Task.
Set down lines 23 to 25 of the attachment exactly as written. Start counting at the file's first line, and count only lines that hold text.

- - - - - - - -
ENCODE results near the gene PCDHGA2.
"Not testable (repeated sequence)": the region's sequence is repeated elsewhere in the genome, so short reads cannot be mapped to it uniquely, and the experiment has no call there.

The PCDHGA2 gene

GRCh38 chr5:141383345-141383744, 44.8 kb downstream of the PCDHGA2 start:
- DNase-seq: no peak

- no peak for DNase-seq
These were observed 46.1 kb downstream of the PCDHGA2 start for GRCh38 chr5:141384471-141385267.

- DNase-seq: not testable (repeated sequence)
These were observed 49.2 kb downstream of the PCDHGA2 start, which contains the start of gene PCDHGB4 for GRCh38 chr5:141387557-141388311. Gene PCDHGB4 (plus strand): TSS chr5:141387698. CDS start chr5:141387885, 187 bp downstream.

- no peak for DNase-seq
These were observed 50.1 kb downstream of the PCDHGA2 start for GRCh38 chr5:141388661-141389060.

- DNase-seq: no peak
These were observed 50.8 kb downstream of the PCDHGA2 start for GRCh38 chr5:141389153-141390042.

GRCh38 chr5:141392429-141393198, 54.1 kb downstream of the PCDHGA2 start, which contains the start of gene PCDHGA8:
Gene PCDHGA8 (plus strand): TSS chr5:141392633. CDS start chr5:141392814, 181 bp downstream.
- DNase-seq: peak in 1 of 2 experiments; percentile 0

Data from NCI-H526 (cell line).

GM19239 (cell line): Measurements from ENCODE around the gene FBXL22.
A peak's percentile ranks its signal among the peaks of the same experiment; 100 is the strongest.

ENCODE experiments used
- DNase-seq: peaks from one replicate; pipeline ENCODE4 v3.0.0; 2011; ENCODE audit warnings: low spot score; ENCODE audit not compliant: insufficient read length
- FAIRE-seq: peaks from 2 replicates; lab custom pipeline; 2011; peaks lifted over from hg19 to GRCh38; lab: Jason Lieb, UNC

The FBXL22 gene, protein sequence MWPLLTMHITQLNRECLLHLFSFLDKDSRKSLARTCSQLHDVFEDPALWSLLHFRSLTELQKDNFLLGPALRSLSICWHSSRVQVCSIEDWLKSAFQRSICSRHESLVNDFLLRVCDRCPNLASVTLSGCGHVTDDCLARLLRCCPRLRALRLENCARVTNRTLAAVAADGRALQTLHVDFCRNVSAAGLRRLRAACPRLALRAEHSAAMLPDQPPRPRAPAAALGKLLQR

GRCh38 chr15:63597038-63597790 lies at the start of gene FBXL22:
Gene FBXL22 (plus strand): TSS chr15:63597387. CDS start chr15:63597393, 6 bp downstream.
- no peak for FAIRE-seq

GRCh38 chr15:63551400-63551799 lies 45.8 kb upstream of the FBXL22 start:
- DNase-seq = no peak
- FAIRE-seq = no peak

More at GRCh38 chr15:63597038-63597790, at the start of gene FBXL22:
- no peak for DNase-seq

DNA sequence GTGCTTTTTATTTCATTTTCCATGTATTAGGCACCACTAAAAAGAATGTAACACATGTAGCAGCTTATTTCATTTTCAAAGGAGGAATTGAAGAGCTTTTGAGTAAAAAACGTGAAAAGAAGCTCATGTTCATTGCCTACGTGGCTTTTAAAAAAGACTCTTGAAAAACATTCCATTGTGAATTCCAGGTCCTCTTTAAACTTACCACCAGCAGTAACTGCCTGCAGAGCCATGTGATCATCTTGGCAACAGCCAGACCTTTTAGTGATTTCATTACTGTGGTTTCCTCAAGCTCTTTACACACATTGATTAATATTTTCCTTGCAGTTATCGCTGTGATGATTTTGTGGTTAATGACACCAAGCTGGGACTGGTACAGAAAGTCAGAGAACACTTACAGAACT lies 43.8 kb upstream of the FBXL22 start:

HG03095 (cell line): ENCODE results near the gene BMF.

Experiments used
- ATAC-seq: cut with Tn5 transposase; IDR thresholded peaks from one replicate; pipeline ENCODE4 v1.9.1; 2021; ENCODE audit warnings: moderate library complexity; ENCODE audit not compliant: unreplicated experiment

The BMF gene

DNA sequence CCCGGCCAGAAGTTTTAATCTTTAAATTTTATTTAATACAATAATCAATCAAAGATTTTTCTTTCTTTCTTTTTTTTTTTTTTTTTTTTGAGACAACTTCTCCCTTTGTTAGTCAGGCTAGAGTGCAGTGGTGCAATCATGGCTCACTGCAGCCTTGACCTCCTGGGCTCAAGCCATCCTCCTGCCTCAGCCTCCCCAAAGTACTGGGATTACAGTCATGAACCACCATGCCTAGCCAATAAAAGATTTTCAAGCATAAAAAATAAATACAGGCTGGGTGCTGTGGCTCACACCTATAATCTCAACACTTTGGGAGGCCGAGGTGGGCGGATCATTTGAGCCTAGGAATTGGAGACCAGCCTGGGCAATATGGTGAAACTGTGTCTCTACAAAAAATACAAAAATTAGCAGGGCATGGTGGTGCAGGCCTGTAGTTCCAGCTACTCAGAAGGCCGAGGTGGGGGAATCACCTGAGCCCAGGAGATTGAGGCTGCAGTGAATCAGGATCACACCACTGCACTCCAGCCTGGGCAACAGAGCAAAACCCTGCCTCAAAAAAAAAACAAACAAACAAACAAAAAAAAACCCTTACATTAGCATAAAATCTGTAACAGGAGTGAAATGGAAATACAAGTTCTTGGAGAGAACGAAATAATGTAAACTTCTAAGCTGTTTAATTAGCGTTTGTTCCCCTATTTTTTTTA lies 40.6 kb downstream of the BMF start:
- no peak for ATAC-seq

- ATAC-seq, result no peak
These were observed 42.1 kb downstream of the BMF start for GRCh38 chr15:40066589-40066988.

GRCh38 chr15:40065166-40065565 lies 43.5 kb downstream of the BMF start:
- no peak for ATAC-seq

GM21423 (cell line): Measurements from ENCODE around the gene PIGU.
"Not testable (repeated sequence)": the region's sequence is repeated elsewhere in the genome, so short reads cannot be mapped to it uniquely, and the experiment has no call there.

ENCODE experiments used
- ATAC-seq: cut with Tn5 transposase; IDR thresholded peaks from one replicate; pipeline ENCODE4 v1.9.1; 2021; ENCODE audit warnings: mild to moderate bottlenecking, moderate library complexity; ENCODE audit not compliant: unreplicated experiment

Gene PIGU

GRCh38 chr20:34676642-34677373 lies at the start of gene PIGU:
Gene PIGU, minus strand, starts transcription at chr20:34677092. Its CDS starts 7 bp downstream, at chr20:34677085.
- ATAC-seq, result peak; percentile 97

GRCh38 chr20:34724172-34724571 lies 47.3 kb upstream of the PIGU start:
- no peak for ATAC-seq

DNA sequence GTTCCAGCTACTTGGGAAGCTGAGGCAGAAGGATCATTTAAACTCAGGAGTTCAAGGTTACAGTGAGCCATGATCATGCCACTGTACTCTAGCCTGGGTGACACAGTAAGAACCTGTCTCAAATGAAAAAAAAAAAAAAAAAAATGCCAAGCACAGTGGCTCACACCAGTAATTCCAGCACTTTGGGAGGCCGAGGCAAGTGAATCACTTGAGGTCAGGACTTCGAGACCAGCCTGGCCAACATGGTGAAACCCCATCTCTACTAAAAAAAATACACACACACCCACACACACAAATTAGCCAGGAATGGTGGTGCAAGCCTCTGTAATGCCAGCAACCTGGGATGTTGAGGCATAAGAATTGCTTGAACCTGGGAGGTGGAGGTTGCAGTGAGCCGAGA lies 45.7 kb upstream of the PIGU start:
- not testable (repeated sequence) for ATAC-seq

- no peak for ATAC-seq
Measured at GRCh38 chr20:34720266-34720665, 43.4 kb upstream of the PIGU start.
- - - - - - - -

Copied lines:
The FBXL22 gene, protein sequence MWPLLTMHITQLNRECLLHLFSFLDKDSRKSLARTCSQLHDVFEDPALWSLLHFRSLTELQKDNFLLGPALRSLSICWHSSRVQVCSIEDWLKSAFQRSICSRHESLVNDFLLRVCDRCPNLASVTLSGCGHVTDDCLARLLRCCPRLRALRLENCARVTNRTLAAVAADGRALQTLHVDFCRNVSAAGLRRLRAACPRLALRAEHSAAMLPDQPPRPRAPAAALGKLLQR

GRCh38 chr15:63597038-63597790 lies at the start of gene FBXL22:
Gene FBXL22 (plus strand): TSS chr15:63597387. CDS start chr15:63597393, 6 bp downstream.